This particular morning I had arrived about half an hour early and
was sitting on a seat outside the cafe waiting for it to open.
I noticed this bloke in casual (touristy) clothes and sunglasses
moving slowly along the footpath looking a little lost, so I said
"you look lost mate". (Brilliant of me what!)

He smiled and nodded, then came over introduced himself as Barry and
he shook my hand - and sat along the seat from me. We got to talking
about him being from Brooklyn in the U.S., how he had not seen his
dad for many years and (me) I'm lucky because I speak to mine etc.......

We chatted on for a little while - he seemed a nice quiet intelligent
type of bloke as I asked him about America and he wanted to hear me
say things like "mate", "g'day" and "Melbourne". He told me he was
a "bar piano player" and in Noosa for a quick "battery charge" and
loved guessed it he thought I was lucky
to live "right here in Noosa".

It must have been around fifteen minutes later that this other bloke
rolls up and says something like "dont press your luck" and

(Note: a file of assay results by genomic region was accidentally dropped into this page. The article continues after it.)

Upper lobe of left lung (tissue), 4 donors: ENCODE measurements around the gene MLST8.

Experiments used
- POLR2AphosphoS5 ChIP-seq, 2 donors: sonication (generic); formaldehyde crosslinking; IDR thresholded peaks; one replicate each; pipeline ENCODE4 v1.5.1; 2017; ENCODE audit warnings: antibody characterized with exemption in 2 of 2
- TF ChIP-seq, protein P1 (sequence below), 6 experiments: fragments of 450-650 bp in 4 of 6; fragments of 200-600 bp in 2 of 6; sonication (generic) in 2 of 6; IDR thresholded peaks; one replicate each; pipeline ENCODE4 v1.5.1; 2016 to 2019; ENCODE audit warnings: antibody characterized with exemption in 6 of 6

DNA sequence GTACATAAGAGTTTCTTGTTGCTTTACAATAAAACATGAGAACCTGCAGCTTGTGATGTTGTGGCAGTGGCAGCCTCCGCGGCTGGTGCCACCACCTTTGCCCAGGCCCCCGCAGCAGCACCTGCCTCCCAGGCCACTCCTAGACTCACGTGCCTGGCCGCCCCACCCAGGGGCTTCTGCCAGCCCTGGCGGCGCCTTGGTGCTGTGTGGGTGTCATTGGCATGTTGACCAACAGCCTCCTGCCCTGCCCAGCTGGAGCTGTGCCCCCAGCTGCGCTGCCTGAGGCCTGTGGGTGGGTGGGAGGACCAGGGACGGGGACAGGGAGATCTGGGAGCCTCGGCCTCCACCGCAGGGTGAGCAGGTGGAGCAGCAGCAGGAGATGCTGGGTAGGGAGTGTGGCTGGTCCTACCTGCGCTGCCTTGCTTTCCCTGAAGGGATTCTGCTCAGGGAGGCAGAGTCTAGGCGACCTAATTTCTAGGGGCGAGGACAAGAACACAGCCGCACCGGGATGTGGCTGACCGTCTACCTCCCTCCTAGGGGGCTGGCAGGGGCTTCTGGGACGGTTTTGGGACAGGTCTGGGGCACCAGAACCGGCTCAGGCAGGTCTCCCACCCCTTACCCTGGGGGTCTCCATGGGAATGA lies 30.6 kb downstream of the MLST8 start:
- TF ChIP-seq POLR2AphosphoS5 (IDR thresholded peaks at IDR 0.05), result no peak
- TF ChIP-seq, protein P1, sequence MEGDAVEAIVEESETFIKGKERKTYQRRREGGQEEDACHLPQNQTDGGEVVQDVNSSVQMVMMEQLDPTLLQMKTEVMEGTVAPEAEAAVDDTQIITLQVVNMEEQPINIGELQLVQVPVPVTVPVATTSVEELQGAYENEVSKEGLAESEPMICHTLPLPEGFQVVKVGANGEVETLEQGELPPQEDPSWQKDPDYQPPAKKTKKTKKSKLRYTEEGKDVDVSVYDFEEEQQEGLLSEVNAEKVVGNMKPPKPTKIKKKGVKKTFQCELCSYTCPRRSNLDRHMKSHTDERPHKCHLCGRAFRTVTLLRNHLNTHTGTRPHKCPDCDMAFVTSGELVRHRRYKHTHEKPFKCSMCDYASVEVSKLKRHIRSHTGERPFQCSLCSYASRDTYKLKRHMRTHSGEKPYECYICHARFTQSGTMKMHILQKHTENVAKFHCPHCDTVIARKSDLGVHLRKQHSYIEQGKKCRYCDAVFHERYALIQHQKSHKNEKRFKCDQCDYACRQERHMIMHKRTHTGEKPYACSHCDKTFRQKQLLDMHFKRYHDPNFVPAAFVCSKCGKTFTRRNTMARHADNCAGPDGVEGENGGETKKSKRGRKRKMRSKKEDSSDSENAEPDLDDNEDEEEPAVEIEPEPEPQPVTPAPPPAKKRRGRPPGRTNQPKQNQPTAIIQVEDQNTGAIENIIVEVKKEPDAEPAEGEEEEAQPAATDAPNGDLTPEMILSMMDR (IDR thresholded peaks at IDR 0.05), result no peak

"breakfast is coming up". Barry (?) invited me to join him for breakfast
but I declined saying I always ate at this restaurant here.

I still didnt know who he was until he removed his glasses and shook
my hand again. He was from my era of music and I recognised him then.
He asked me had I known who he was before he sat down to talk to me
and I fibbed and said "yes....why?". He thanked me for a "straight
and open enjoyable chat" (?) and told me it was nice to find people he
could relax and talk with.

Well thats it. He went back to his hotel.........I went and had my
brekky, having a chat with a South African visitor there (who wouldn't
believe I was just "chatting" to Barry Manilow....and yep....told me I
was lucky to live in Noosa). I had a stroll along the beach boardwalk
.....then went home well satisfied with my morning out and more than
ever believing Noosa WAS a great place to live.

Of course there were many other occasions I could relate, but I
(you!) would end up with something the size of an encyclopaedia.

I cant imagine it (?) - but  you could possibly be bored already !


©Ted Middleton 1999.